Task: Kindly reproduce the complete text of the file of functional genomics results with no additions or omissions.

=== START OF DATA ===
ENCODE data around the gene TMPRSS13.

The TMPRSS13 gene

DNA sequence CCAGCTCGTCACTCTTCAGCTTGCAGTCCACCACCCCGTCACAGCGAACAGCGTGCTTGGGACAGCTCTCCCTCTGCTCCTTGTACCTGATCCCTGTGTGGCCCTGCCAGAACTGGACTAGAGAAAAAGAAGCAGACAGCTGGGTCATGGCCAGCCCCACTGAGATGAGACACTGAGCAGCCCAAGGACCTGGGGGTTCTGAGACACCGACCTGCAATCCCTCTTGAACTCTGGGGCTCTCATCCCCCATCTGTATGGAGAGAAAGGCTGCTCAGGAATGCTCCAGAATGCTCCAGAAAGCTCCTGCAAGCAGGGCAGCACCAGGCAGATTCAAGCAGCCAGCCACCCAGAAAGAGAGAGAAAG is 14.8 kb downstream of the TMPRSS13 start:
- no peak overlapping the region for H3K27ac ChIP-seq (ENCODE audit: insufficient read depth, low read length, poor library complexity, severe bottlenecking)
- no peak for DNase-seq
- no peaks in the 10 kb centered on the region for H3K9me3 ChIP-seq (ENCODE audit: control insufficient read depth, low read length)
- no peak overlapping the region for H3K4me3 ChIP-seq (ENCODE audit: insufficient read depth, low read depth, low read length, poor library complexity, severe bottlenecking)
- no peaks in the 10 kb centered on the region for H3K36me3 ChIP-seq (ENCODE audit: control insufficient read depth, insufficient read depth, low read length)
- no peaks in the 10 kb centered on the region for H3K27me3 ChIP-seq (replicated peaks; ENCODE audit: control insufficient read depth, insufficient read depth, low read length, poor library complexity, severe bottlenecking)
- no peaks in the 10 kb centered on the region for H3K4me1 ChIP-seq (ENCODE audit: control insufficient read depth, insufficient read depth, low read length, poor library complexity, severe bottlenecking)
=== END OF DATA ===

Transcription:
ENCODE data around the gene TMPRSS13.

The TMPRSS13 gene

DNA sequence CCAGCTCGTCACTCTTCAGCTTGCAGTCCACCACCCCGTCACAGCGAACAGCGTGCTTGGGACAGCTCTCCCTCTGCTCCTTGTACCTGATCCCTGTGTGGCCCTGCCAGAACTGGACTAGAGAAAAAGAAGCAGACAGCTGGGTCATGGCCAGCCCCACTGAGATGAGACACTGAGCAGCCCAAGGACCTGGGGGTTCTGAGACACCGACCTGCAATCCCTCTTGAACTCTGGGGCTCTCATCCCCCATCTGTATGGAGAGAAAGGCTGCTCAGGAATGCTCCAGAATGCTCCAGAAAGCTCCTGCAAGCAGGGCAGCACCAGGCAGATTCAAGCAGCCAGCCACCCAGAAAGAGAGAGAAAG is 14.8 kb downstream of the TMPRSS13 start:
- no peak overlapping the region for H3K27ac ChIP-seq (ENCODE audit: insufficient read depth, low read length, poor library complexity, severe bottlenecking)
- no peak for DNase-seq
- no peaks in the 10 kb centered on the region for H3K9me3 ChIP-seq (ENCODE audit: control insufficient read depth, low read length)
- no peak overlapping the region for H3K4me3 ChIP-seq (ENCODE audit: insufficient read depth, low read depth, low read length, poor library complexity, severe bottlenecking)
- no peaks in the 10 kb centered on the region for H3K36me3 ChIP-seq (ENCODE audit: control insufficient read depth, insufficient read depth, low read length)
- no peaks in the 10 kb centered on the region for H3K27me3 ChIP-seq (replicated peaks; ENCODE audit: control insufficient read depth, insufficient read depth, low read length, poor library complexity, severe bottlenecking)
- no peaks in the 10 kb centered on the region for H3K4me1 ChIP-seq (ENCODE audit: control insufficient read depth, insufficient read depth, low read length, poor library complexity, severe bottlenecking)